July 22, 2018, 2:19 pm
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1 Philippine Peso = 0.0687 UAE Dirham
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1 Philippine Peso = 0.03442 Neth Antilles Guilder
1 Philippine Peso = 0.51646 Argentine Peso
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1 Philippine Peso = 0.01871 Bahamian Dollar
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1 Philippine Peso = 0.01868 Swiss Franc
1 Philippine Peso = 12.20576 Chilean Peso
1 Philippine Peso = 0.12563 Chinese Yuan
1 Philippine Peso = 53.5578 Colombian Peso
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1 Philippine Peso = 0.01871 Cuban Peso
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1 Philippine Peso = 2.19981 Algerian Dinar
1 Philippine Peso = 0.25129 Estonian Kroon
1 Philippine Peso = 0.33389 Egyptian Pound
1 Philippine Peso = 0.51106 Ethiopian Birr
1 Philippine Peso = 0.01606 Euro
1 Philippine Peso = 0.03917 Fiji Dollar
1 Philippine Peso = 0.01429 Falkland Islands Pound
1 Philippine Peso = 0.01431 British Pound
1 Philippine Peso = 0.08962 Ghanaian Cedi
1 Philippine Peso = 0.88982 Gambian Dalasi
1 Philippine Peso = 168.66816 Guinea Franc
1 Philippine Peso = 0.14005 Guatemala Quetzal
1 Philippine Peso = 3.88103 Guyana Dollar
1 Philippine Peso = 0.1468 Hong Kong Dollar
1 Philippine Peso = 0.44747 Honduras Lempira
1 Philippine Peso = 0.1187 Croatian Kuna
1 Philippine Peso = 1.26057 Haiti Gourde
1 Philippine Peso = 5.20183 Hungarian Forint
1 Philippine Peso = 269.36027 Indonesian Rupiah
1 Philippine Peso = 0.06796 Israeli Shekel
1 Philippine Peso = 1.28159 Indian Rupee
1 Philippine Peso = 22.25963 Iraqi Dinar
1 Philippine Peso = 813.69248 Iran Rial
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1 Philippine Peso = 2.43547 Jamaican Dollar
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1 Philippine Peso = 2.11107 Japanese Yen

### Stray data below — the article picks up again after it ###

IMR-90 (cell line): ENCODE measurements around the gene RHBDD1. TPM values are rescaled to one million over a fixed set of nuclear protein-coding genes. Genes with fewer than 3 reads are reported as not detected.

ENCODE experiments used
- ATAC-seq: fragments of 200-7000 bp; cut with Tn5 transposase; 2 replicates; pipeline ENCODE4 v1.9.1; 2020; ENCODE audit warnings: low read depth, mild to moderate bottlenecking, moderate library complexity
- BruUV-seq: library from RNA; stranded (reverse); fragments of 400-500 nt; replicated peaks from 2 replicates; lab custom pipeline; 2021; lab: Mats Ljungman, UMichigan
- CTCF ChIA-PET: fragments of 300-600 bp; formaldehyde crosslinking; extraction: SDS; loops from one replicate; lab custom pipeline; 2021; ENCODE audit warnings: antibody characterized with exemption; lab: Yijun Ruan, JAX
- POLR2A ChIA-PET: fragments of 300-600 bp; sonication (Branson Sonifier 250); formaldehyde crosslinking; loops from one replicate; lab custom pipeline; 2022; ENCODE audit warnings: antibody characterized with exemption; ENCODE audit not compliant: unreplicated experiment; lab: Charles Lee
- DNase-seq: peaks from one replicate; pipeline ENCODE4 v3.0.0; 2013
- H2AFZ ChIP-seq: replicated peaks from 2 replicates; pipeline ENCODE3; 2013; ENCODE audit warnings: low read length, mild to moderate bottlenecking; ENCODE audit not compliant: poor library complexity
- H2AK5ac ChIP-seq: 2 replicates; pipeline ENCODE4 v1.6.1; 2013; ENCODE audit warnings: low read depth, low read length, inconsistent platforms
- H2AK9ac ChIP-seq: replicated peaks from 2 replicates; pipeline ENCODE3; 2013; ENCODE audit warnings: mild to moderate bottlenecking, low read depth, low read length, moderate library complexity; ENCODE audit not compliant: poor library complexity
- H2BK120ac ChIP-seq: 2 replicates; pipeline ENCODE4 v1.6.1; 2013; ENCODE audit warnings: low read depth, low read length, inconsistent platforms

1 Philippine Peso = 1.8771 Kenyan Shilling
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1 Philippine Peso = 16.83502 North Korean Won
1 Philippine Peso = 21.15413 Korean Won
1 Philippine Peso = 0.00566 Kuwaiti Dinar
1 Philippine Peso = 0.01534 Cayman Islands Dollar
1 Philippine Peso = 6.4508 Kazakhstan Tenge
1 Philippine Peso = 157.22035 Lao Kip
1 Philippine Peso = 28.15189 Lebanese Pound
1 Philippine Peso = 2.98915 Sri Lanka Rupee
1 Philippine Peso = 3.00412 Liberian Dollar
1 Philippine Peso = 0.24822 Lesotho Loti
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1 Philippine Peso = 0.01161 Latvian Lat
1 Philippine Peso = 0.02573 Libyan Dinar
1 Philippine Peso = 0.17723 Moroccan Dirham
1 Philippine Peso = 0.31076 Moldovan Leu
1 Philippine Peso = 0.98373 Macedonian Denar
1 Philippine Peso = 26.78638 Myanmar Kyat
1 Philippine Peso = 45.80995 Mongolian Tugrik
1 Philippine Peso = 0.15122 Macau Pataca
1 Philippine Peso = 6.64048 Mauritania Ougulya
1 Philippine Peso = 0.64347 Mauritius Rupee
1 Philippine Peso = 0.29125 Maldives Rufiyaa
1 Philippine Peso = 13.40105 Malawi Kwacha
1 Philippine Peso = 0.35353 Mexican Peso
1 Philippine Peso = 0.07589 Malaysian Ringgit
1 Philippine Peso = 0.24819 Namibian Dollar
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1 Philippine Peso = 0.58586 Nicaragua Cordoba
1 Philippine Peso = 0.15284 Norwegian Krone
1 Philippine Peso = 2.04293 Nepalese Rupee
1 Philippine Peso = 0.02753 New Zealand Dollar
1 Philippine Peso = 0.00719 Omani Rial
1 Philippine Peso = 0.01871 Panama Balboa